Weatherill says his preference remained for an national energy intensity scheme, which along with Allan Finkel’s Clean Energy Target was dumped by the federal Coalition in the face of opposition from its right wing rump.
“(We will continue to) wait till we see if we can get some sort of sensible national scheme,” Weatherill said.
“Right now we’ve got this National Energy Guarantee which is just a sellout proposition, just interested in propping up coal. What we want is an EIS, but what we will have sitting alongside that is this energy storage target … which will incentivise people to continue to invest.
Frydenberg continued to blame renewables for wholesale price volatility, even though it has been a symptom of the South Australian grid for more than a decade, and before renewables arrived on the scene.
“Jay Weatherall has mismanaged this transition, and prices have gone up as a result. The federal government’s national energy guarantee (will fix that).”
Frydenberg praised SA opposition leader Stephen Marshall, who opposes a state-based target, and wants to build a new interconnector to the eastern states. (This project had been canned by the last Liberal government so they could extract maximum dollars from the privatisation of the state-owned utility).
The clean energy industry, unsurprisingly, backed in Weatherill.
The Smart Energy Council said the Weatherill Government has made the right strategic decision to become the “Smart Energy State”, delivering real economic benefits over the next decade.
“This will see South Australia become a global centre for smart energy infrastructure projects, creating new opportunities for manufacturing, investment, tourism, exports and world-leading research and development.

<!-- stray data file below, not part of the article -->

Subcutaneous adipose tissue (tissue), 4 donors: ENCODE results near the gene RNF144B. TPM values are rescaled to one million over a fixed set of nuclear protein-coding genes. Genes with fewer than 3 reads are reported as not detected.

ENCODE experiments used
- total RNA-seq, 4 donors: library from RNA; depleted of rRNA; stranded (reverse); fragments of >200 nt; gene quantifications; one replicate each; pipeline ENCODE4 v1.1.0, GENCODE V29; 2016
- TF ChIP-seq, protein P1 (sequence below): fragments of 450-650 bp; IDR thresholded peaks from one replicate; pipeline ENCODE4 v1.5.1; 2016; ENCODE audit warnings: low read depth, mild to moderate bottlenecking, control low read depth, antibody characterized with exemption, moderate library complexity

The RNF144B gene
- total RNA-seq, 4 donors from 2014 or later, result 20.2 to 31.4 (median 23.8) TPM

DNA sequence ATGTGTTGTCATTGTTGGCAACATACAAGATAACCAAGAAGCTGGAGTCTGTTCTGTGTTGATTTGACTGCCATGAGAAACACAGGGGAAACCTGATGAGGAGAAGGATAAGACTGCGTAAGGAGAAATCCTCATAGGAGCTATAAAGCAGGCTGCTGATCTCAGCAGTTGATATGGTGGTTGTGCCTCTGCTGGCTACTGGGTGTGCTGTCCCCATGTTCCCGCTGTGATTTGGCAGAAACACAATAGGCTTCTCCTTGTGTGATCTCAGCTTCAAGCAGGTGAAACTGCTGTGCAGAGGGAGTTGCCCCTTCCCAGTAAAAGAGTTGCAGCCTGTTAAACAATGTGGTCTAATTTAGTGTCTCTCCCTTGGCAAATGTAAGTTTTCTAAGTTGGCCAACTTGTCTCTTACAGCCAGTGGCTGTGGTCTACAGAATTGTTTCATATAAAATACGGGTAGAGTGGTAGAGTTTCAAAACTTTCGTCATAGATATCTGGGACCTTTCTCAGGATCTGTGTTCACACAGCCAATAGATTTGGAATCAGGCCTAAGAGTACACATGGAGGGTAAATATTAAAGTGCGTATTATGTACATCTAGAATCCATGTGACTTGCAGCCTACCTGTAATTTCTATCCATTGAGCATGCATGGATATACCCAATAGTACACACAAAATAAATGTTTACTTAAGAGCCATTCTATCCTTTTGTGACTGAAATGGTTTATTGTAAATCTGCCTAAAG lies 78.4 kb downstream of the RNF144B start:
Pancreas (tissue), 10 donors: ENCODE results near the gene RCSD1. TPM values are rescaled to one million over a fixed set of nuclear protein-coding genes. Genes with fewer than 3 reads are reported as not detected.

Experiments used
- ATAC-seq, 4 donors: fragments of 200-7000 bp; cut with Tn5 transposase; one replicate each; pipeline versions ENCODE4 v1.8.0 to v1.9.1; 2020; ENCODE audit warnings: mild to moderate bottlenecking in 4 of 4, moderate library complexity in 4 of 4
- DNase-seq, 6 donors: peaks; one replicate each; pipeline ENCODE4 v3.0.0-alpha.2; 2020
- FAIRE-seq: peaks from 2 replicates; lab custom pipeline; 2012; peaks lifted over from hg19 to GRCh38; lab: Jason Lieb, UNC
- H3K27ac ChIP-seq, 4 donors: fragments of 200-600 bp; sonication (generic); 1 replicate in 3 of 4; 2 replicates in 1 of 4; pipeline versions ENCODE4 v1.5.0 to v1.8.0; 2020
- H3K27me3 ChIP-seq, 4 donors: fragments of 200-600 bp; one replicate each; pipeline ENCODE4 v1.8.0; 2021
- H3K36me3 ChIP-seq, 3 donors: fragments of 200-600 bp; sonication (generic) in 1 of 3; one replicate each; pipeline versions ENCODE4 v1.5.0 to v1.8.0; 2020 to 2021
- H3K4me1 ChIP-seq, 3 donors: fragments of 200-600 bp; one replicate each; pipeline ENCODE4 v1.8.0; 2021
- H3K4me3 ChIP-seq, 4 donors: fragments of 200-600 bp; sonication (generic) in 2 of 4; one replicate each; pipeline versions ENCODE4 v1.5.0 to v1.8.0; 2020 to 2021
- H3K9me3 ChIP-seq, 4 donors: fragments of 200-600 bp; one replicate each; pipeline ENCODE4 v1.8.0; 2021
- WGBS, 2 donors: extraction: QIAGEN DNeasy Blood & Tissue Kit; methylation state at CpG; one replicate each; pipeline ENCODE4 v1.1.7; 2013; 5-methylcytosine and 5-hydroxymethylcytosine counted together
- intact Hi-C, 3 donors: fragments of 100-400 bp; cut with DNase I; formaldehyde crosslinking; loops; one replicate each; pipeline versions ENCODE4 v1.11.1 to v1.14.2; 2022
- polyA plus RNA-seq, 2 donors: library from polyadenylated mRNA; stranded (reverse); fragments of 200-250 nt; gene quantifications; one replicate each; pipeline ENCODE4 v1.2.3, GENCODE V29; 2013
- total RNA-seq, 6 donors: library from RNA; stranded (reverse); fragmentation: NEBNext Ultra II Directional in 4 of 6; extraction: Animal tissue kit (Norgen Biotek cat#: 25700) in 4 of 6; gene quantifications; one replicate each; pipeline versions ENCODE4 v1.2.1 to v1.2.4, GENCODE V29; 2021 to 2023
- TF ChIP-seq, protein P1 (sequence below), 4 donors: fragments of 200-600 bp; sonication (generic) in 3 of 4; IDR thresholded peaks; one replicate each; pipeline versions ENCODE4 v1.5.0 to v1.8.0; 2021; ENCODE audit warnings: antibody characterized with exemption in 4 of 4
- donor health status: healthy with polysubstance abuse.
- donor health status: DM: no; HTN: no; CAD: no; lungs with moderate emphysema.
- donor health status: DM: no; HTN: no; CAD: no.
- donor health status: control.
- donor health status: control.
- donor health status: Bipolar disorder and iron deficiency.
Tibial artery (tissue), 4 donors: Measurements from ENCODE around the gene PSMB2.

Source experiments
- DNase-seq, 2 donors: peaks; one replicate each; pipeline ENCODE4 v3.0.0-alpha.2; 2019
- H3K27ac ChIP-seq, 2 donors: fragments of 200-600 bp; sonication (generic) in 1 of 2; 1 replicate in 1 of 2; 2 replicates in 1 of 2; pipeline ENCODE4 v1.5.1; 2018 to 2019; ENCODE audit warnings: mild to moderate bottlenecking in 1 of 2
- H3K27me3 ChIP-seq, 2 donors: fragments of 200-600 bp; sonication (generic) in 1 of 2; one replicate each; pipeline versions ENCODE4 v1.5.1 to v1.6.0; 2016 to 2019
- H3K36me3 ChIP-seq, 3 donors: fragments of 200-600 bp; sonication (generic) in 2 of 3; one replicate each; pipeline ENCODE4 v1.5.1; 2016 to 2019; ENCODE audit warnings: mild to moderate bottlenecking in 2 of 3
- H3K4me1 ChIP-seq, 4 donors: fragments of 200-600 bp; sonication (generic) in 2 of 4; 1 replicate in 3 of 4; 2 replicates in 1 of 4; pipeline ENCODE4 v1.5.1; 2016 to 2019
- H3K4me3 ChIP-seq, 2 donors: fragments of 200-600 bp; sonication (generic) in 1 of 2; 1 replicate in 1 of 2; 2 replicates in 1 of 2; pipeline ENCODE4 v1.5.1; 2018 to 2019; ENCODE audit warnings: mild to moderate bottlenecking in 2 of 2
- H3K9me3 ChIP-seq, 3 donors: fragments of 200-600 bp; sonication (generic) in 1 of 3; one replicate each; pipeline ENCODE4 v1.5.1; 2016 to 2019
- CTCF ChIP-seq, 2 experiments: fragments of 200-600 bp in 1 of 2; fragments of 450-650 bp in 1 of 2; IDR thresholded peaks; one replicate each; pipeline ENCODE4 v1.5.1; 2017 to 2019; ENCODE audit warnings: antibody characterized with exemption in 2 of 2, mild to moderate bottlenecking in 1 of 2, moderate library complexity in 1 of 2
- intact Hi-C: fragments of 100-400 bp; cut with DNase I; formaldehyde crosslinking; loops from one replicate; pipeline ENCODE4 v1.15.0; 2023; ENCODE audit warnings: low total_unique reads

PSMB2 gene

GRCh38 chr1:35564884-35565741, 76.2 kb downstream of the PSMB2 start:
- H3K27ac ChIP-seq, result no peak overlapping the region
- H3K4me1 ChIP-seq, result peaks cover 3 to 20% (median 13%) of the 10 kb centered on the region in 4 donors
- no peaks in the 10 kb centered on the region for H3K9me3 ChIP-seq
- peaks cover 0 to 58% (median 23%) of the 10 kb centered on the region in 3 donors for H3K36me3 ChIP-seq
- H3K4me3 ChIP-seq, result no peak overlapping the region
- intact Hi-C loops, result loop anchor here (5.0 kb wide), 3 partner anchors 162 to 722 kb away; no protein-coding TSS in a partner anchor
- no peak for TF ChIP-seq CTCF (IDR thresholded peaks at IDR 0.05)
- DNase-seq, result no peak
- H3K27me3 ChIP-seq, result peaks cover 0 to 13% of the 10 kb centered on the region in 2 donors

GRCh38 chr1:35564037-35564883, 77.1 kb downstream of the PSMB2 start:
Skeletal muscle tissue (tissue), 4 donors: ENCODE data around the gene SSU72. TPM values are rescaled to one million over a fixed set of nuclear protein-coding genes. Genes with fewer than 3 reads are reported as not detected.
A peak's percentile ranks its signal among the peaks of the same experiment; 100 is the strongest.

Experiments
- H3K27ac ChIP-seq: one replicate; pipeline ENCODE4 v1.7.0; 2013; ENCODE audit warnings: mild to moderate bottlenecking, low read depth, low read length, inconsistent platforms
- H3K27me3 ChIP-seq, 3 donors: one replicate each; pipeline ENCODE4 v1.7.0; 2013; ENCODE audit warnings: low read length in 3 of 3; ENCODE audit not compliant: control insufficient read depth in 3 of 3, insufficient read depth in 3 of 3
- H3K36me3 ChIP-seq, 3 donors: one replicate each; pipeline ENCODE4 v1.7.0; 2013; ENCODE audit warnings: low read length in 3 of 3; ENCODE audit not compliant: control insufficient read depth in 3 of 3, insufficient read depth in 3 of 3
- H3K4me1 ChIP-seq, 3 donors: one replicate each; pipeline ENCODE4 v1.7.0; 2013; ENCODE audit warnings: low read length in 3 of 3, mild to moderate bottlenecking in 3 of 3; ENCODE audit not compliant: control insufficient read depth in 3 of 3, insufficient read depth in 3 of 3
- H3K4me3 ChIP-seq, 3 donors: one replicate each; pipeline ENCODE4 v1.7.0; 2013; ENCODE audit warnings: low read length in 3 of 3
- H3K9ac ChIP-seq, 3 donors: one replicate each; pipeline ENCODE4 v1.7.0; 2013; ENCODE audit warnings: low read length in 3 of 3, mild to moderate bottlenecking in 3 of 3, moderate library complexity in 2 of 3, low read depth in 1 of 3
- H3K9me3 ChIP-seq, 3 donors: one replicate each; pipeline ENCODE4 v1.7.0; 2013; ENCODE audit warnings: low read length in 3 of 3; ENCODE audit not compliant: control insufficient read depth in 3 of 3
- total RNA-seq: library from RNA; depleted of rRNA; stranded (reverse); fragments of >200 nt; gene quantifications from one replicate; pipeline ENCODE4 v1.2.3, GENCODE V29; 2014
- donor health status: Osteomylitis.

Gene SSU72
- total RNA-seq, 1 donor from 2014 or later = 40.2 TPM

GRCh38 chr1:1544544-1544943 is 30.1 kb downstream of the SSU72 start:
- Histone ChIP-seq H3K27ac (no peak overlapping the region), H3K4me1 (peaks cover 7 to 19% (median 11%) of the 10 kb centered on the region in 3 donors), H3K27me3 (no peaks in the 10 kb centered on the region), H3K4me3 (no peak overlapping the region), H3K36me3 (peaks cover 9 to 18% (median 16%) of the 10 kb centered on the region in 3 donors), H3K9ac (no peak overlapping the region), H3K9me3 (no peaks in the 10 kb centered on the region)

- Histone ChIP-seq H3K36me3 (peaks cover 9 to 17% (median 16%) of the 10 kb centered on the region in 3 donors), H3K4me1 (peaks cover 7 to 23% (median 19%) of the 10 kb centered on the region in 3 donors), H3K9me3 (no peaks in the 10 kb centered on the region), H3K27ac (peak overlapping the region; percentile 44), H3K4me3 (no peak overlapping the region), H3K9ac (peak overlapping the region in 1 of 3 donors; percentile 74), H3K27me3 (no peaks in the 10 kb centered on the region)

“Global companies are already establishing offices in Adelaide and regional South Australia will see new investment and employment opportunities.”
The Clean Energy Council described Weatherill’s plans as “genuinely world-class ambitions”, and had shown it was a national and international leader in the uptake of renewable energy and the transition of its energy sector.
“The energy storage target in particular is exactly what is needed to help deliver higher levels of wind and solar while ensuring the ongoing reliability of the power system,” CEO Kane Thornton said.
“South Australia has shown that it is possible to deliver electricity that is both reliable and clean, and as more low-cost renewable energy enters the power system it will push power prices down for homes and businesses.
“One thing our industry has shown is that if you give us a target or a goal, we will beat it. South Australia has essentially met its existing renewable energy target seven years early, and there are now enough projects which will go ahead to meet the national 2020 renewable energy project.”
Giles Parkinson is a journalist of 30 years experience, a former Business Editor and Deputy Editor of the Financial Review, a columnist for The Bulletin magazine and The Australian, and the former editor of Climate Spectator.